Going back to the painting, the placidity of nature behind the utter devastation of the women I think speaks to the feeling of the poem.  Nature or God or whatever you want to call it doesn't reward  or punish with death, it just is.  There is no comfort in grief, and I think that is what the older woman knows; you just have to endure and get on with it, not least because if we stopped to comfort every bereaved person, no-one would ever get anything done because every second of the day, someone is being bereaved. Saying that, you go ahead and handle your grief in whatever way you want because it is yours and no-one has a say in what or how much you feel.  Grief is a monumental thing because it is that moment that you realise that all that we are stops, sometimes unbelievably abruptly.

This is all unimaginably grim but look, if ever there was a reason to know you are loved and that life, when it doesn't suck, is fabulous, then this is it.  If you wake up and find that you are not the women in this picture today, then celebrate, be kind to yourself and others.  Tickle a puppy.  Eat something amazing.  Have a good laugh because tomorrow we might all perish miserably at sea.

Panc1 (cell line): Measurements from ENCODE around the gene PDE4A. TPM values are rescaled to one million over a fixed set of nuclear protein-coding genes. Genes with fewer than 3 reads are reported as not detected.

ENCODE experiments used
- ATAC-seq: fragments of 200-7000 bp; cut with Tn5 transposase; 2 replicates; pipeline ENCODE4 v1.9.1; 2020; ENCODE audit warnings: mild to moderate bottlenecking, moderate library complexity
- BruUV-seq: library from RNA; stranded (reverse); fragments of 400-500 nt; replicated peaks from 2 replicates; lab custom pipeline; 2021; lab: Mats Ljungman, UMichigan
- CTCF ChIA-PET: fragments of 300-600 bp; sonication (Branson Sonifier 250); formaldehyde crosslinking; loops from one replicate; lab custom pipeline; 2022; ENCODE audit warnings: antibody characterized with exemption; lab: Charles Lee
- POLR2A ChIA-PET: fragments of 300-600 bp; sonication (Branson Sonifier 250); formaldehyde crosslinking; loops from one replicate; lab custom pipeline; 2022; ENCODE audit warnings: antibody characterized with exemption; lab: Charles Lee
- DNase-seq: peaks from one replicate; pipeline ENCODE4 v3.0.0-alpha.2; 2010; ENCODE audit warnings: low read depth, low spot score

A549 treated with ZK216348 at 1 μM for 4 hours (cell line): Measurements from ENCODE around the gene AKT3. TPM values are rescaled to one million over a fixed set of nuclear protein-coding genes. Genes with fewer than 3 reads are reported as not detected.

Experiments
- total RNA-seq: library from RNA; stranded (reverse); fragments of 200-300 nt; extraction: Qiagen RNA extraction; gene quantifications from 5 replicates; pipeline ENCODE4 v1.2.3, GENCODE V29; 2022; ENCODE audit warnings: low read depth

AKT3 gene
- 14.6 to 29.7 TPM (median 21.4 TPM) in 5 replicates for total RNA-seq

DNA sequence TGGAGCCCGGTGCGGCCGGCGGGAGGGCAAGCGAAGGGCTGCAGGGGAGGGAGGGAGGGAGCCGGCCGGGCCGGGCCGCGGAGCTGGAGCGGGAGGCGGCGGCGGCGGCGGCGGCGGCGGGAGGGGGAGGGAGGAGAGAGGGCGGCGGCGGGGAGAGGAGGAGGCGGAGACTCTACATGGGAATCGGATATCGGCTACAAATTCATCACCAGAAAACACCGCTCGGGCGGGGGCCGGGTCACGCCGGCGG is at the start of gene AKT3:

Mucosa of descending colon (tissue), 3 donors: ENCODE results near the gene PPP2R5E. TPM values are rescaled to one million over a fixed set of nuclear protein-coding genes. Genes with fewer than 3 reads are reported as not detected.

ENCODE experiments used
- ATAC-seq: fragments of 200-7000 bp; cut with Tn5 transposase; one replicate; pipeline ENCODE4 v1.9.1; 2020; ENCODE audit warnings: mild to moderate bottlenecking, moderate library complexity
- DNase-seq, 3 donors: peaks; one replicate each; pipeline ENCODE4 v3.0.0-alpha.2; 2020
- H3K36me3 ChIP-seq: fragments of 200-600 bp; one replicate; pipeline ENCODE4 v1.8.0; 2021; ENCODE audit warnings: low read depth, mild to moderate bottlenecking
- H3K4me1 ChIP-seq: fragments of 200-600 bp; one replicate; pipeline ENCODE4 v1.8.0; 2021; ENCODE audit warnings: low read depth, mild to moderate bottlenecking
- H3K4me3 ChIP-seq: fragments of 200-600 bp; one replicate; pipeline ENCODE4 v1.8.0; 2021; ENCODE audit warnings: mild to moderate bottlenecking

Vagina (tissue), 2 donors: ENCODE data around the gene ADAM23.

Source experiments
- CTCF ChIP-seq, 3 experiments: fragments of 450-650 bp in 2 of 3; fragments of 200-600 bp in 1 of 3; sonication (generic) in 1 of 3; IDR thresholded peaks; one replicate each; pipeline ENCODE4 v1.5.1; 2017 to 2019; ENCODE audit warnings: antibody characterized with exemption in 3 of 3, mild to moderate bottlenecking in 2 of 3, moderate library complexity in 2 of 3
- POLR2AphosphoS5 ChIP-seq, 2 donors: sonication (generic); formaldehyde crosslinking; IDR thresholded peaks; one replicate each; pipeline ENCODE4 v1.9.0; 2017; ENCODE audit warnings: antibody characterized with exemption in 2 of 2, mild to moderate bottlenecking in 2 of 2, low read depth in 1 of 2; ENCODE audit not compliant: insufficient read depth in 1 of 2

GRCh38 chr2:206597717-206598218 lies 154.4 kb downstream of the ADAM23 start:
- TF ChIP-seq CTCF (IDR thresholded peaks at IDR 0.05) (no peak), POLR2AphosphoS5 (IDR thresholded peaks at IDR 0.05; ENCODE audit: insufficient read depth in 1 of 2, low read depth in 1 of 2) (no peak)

See you tomorrow.  Probably.

Tuesday 17 December 2019

Tuesday 17th December - A Random Shot

Flipping heck, I've got an awful one for you today, so I'll try and put off the inevitable for as long as I can.  So how are you all?  Well I hope, and not at all stressed by your Christmas shopping.  Personally, I am just trying not to eat too much food so that I still fit into my trousers come January...

Look, it's no good, we have to get on with it.  Brace!

A Random Shot (1848) Edwin Landseer
Rats.  Well, it's all gone wrong for Bambi, hasn't it?  This is all very grim and beautifully painted.  Obviously what we have here is a doe who has been killed and her little fawn trying to work out why Mummy is having a prolonged sit-down.  To be fair, I often have to have a prolonged sit-down and it's not because I've been callously gunned down in the sparkly snow, but because I've found the M&S food hall particularly gruelling.